Step 1: Deploy a Sample Microservices Application

For our example, we'll make code changes to a Go service that operates between a resource-intensive Java service and a large datastore. We'll begin by deploying a sample microservice application consisting of 3 services:

  • VeryLargeJavaService: A memory-intensive service written in Java, responsible for generating the front-end graphics and web pages for our application.
  • DataProcessingService: A Golang service that manages requests for information between the VeryLargeJavaService and the VeryLargeDataStore.
  • VeryLargeDataStore: A large datastore service that contains the sample data for our Edgey Corp store.

Note: The 'VeryLarge' descriptor is used to emphasize that your local environment may not have sufficient CPU and RAM to handle these services, or you may prefer not to incur the additional overhead costs for every developer.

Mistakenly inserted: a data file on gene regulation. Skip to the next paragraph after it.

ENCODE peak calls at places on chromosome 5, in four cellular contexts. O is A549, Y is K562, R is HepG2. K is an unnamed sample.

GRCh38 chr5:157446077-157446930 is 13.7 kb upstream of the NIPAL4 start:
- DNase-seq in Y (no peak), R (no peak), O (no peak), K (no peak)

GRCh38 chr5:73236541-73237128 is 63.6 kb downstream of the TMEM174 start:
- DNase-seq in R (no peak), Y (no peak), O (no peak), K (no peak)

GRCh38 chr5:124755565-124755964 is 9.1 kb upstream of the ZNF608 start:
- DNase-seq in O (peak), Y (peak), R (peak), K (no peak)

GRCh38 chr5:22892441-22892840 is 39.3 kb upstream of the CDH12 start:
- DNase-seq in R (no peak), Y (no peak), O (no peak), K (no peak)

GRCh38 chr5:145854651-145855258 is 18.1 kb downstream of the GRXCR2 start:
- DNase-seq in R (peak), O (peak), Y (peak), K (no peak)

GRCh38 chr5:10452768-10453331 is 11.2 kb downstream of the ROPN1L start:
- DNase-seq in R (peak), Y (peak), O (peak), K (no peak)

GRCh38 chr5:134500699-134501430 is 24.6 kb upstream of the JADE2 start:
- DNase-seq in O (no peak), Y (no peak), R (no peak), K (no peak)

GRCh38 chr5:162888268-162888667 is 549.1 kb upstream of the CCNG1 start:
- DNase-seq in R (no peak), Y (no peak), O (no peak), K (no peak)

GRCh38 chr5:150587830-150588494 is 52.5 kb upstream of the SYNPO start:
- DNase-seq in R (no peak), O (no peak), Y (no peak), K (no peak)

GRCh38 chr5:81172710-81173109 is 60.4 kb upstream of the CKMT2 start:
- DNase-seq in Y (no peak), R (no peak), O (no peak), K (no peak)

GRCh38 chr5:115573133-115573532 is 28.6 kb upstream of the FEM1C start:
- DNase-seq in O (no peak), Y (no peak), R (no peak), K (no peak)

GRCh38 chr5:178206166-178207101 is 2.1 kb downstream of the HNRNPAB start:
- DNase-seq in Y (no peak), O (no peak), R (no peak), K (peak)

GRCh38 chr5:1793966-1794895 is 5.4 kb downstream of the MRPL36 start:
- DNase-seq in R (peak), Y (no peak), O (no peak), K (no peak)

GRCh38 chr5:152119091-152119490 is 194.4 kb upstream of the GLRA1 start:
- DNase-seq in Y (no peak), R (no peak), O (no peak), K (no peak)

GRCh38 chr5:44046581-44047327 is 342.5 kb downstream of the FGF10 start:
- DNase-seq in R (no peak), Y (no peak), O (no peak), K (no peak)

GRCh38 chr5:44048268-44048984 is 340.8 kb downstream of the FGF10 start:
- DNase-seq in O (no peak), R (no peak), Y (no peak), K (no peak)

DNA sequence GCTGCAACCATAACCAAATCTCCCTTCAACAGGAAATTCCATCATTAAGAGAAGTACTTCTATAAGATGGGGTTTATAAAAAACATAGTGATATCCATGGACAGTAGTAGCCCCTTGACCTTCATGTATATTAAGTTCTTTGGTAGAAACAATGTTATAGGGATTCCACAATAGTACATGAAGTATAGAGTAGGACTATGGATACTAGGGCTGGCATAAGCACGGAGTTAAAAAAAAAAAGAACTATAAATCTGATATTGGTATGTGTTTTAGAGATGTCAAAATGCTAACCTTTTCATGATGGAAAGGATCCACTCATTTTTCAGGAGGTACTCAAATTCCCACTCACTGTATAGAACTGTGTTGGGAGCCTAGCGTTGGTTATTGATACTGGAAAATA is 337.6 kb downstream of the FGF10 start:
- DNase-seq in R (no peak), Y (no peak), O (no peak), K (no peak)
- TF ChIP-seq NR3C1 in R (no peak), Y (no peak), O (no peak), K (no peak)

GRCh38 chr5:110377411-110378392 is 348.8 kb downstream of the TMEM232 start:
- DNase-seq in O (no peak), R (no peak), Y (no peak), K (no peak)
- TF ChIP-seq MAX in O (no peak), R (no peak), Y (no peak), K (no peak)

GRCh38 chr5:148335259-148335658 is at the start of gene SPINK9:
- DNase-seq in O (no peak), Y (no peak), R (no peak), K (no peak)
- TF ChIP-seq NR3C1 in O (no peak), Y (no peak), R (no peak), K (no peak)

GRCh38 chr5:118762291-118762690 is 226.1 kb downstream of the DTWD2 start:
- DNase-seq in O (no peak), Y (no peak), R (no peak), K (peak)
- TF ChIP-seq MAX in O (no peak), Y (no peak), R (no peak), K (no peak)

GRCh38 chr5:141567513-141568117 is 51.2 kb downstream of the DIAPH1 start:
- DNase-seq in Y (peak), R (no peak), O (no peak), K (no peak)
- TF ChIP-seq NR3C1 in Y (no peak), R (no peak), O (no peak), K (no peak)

Go & Kubernetes

In this architecture diagram, you'll notice that requests from users are routed through an ingress controller to our services. For simplicity's sake, in this tutorial, we'll skip deploying an ingress controller. If you're ready to use Telepresence in your own setup and are looking for a simple way to set up an ingress controller, we recommend checking out the Edge Stack API Gateway.

Let’s deploy the sample application to your Kubernetes cluster:

kubectl apply -f

Step 2: Set up your local Go development environment

We’ll need a local development environment so that we can edit the `DataProcessingService` service. As you can see in the architecture diagram above, the `DataProcessingService` is dependent on both the `VeryLargeJavaService` and the `VeryLargeDataStore`, so in order to make a change to this service, we’ll have to interact with these other services as well. Let’s get started!